It's tempting to eat all that stuff that's served during the holidays, but try to stay with normal diet as much as possible. Eat your regular food first, then snack on the extras. Your meds may be in sync with your regualr diet and out of sync with the changes in diet.
Take care of yourself, too !
If something is critical to only one person see if it's critical enough to them to do it themselves! (Especially if you hate doing the thing someone else deems essential, like deep frying a turkey, etc.) Doesn't apply for things our kiddos want. This time of year what's critical to them usually seems critical to us, too. I remember having my husband (and his employees and friends) drive all over several towns looking for some sort of dump truck that a 4-year-old wanted for Christmas. Now that's critical to everyone!!! Gee, I miss those years … Come to think of it, sometimes I do things for others that I don't care much about myself. (Amazing how strong a motivator love for another person can be!) Just be sure you're not over-stretching yourself this time of year. (I know, easier said than done)
Get extra sleep before the holidays and catch naps as often during the holidays as possible. A rested person is considerably more efficient, not to mention more pleasant to be around! (Again, easier said than done, but you'll be surprised how many other people will join you in a nap, and not feel guilty since you're sleeping, too!)
If you're having a large family meal (sit down, china, etc.) allow your children to snack ahead of time. They'll probably be more capable of eating calmly and with better control. Give them the option of being who they are. Look at the bigger picture…not finishing everything on their plate (at least they took a bite of a new food) J
Allow them to be excused when they are finished, rather than sit and wait for everyone else to finish, even the cook…who has been jumping up and down instead of eating. Let the host or hostess know ahead of time. Cue your child to thank them for the meal and request to be excused. (Suggest your child tell one food they really liked…it lets the hostess - who's also usually the cook, know that their meal was enjoyed! - go over that too beforehand, with your child.) Obviously honor who your child is, if all that is too much, just a sign of rubbing tummy (good meal) and a smile will work J
If they are trying to remain at the table, but are restless and need a brief time to be excused, let them do that. You might suggest they might like to help clear dishes, fill cups, get extra napkins, check on the rolls in the oven, etc. (whatever your child can manage safely, even a small child can usually serve rolls). Sometimes our kids just need to be busy. This lets the relatives focus on the positive traits of your child and not on the fact that, "He didn't finish what was on his plate!"
Fun things to do!!!
One of the DANISH members mentioned something her son enjoys doing…ELFING! He likes to put a little present together (food, card, etc.) then go around and leave them on the doorsteps of those whom he loves or enjoys. Perfect for a child who doesn't like personal contact but loves to show he cares. I think it's a wonderful idea!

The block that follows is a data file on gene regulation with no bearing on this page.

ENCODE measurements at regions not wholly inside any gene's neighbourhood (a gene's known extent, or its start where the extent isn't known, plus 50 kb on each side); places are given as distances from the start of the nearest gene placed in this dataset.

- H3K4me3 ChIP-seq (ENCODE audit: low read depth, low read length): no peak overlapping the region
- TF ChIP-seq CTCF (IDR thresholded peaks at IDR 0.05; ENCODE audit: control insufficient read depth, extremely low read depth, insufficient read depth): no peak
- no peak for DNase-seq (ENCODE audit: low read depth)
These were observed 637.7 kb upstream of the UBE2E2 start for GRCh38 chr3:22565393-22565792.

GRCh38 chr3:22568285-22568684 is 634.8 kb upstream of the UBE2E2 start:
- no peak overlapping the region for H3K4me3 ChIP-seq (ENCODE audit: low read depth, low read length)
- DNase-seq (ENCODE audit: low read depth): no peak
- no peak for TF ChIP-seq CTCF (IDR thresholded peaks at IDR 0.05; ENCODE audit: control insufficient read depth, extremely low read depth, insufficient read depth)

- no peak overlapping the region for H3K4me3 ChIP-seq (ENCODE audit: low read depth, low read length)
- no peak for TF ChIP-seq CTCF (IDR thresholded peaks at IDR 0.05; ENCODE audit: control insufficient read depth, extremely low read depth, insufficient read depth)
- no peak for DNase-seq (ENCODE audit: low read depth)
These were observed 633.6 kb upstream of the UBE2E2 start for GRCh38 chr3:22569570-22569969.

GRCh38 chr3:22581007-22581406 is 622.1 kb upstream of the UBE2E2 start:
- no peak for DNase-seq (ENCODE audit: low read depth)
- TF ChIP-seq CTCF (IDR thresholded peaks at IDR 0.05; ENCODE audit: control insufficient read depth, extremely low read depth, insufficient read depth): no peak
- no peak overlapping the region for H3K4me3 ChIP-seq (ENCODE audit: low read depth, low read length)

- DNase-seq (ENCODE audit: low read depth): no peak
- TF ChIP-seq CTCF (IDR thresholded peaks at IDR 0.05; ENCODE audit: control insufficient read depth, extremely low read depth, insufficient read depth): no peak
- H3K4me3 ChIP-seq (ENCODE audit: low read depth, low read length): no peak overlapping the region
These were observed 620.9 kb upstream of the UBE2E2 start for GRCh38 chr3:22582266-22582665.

He signs his cards, but that would decision is left to the individual elf to make J
Doing a play together. We read the script from "The Best Christmas Pageant Ever". Don't try to dress up and everyone has a part. No rehearsal needed just an evening…….and some pizza!
Don't forget !!!
Before things get crazy, make sure that you have medications to last through the holidays. Doctor's offices may close, the mail will be slower and it is nearly Impossible to get a script filled on Christmas Day!
If travelling, take an extra stash of meds with you, just in case the car breaks down, or there's a snow storm, or the airline loses your bags, or you need to tell a doctor in another town exactly what your child is taking or…
When visiting in a new place (or even an old one) identify a safe place where your child or you may go to take a break from the crowd (which may only be 2 people!) Ask your hostess about a good spot, tell her why and when it might be needed, before you show it your child.
What goes up, must come down. (Decorating is more fun, than un-decorating!)
Remember you are setting an example. If you're relaxed, your children will also be more relaxed. You're also teaching them about their own roles when they are the adult "in charge". Keep focused on the reason for the holidays. If you do that, the entire time will feel less stressed and more joyful.
Remember, you're not really in control, you just think you are! Sit back and let others take the lead whenever possible.
The members of DANISH wish you all a joyous holiday season.
DANISH (Dallas Asperger
Network for Information, Support and Help) is an online support group but also
has monthly program meetings in
Visit DANISH in person or on the web at www.aspergerinfo.org